Virgil leads Dante into a gorge which takes them from the heretics further into the depths of Hell. As they descend, Virgil advises that they take their time so they can become accustomed to the stench emanating from those depths. This affords him time to explain to Dante the layout of the parts into which they are about to enter.
Within the next pit are three sub-divisions, catering for the sins of malice in their different forms. The first ring is for those of violent will, and is divided again into three, for homicides and bandits, for suicides, and blasphemers. Dante’s verbal description of these sub-divisions can readily become confusing, and has been turned into diagrammatic maps by several artists.
One of the most famous is Botticelli’s Map of Hell from 1480-90, in which these lower zones are shown as a funnel at the bottom, leading to the Devil himself.
Jan van der Straet’s diagram from 1587 is similar in form, and packs these zones into the narrow section at the foot.
Dante opens Canto 12 as the pair are scrambling down boulders as if in the Alps, dislodged during the earthquake which resulted from Christ’s harrowing of Hell, to meet the Minotaur from Crete.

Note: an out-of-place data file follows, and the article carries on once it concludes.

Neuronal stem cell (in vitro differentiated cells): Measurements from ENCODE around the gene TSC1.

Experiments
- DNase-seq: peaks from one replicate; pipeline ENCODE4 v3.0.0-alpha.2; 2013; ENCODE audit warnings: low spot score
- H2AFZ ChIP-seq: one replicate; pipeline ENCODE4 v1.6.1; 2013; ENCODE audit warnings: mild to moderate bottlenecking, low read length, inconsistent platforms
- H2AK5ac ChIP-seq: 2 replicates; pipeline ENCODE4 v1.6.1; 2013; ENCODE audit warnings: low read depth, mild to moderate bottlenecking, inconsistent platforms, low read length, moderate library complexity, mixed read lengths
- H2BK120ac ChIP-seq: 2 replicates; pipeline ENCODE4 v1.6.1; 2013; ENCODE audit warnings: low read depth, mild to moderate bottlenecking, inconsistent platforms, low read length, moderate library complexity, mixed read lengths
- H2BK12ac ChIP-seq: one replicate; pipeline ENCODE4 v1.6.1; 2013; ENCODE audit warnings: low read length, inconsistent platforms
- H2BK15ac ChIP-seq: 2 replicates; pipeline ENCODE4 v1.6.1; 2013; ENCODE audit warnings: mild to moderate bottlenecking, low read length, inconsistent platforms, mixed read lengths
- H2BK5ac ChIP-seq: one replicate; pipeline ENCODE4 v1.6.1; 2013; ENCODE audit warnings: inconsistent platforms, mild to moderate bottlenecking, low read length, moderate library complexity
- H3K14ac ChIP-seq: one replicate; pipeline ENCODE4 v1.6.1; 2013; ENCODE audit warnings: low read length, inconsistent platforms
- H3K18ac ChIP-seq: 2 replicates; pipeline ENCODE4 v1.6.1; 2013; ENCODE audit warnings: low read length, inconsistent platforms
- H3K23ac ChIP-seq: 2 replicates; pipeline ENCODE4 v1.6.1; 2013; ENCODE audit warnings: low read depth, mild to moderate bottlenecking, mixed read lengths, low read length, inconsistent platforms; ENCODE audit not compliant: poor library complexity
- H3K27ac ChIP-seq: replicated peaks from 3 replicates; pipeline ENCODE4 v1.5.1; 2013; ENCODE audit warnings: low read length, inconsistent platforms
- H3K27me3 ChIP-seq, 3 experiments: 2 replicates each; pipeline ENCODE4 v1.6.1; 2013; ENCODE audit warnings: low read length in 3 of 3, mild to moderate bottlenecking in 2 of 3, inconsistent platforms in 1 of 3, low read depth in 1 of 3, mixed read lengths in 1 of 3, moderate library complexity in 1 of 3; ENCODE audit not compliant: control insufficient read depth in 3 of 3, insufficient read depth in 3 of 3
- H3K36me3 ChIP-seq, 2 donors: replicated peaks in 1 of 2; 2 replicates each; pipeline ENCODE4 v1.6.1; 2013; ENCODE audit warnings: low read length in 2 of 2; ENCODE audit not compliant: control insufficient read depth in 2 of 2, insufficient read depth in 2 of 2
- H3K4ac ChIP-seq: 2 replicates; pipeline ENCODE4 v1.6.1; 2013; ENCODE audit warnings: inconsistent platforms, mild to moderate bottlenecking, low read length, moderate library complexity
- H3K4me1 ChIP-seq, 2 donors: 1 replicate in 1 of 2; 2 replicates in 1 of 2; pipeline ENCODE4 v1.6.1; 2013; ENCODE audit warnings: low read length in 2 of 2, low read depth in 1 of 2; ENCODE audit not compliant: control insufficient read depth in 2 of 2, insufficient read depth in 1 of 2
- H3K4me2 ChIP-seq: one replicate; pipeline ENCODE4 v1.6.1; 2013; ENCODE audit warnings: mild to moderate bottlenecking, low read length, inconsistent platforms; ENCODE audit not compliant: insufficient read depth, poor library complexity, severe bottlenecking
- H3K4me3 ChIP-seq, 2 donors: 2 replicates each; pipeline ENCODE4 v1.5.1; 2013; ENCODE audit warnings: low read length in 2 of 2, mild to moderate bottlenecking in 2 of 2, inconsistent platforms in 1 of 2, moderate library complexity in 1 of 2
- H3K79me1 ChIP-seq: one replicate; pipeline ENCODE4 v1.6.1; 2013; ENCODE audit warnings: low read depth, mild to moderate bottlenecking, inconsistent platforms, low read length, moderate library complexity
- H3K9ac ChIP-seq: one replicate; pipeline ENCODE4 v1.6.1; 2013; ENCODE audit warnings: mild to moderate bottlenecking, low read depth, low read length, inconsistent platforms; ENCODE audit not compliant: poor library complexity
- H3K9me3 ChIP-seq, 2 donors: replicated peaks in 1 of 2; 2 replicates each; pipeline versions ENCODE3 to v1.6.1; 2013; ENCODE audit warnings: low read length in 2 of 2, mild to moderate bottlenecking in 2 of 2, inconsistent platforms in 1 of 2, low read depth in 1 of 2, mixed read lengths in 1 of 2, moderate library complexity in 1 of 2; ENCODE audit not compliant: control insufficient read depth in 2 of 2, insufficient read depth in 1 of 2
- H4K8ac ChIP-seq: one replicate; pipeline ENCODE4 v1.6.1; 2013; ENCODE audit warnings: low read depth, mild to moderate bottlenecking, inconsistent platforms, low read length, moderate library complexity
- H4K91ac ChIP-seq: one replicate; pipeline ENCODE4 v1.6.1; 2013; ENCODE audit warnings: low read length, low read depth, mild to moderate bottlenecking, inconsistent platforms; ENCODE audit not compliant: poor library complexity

Like so many of Dante’s beasts, the Minotaur is drawn from classical mythology. This monstrous cross between a bull and man was kept in the labyrinth on Crete, where it was periodically fed with young Greek men and virgin women. For George Frederic Watts, in his painting of The Minotaur from 1885, it represented the worst of Victorian society and its moral values: the industry of child prostitution which flourished in London at the time.
Dante and Virgil hurry past the Minotaur when they can, and continue their descent through fallen boulders and scree, to enter the seventh circle, for sins of violence. They are then hailed by one of a group of centaurs, who are armed with bows and arrows. Virgil responds that they will discuss their mission with Chiron, rather than the hot-headed Nessus.
Chiron directs Nessus to aid Virgil and Dante in their passage.
They pass along the rocks beside the damned souls, who are immersed in boiling blood to a depth appropriate for their sins. Dante recognises some as they go: Alexander the Great, Dionysius the Elder and tyrant of Syracuse, one of the d’Este family who was suffocated by his own son. Further on is Attila the Hun, Pyrrhus, Sextus the son of Pompey, and a couple of infamous contemporary highwaymen.
Virgil then leads Dante into a strange wood, whose thorn trees form the nests of Harpies. These composite creatures have the heads of humans, but the bodies and talons of birds, and live in sub-ring number two. In classical legend, the Harpies inhabited the Strophades, islands where they attacked Aeneas and his companions during Virgil’s Aeneid.
Virgil tells Dante to break a small branch from one of the trees. When he does, the tree screams out in pain, and the wound oozes blood. The tree explains that they were once people, but had taken their own lives. In this case, Dante is talking to the poet Pier della Vigna, who was ruined by envious rivals.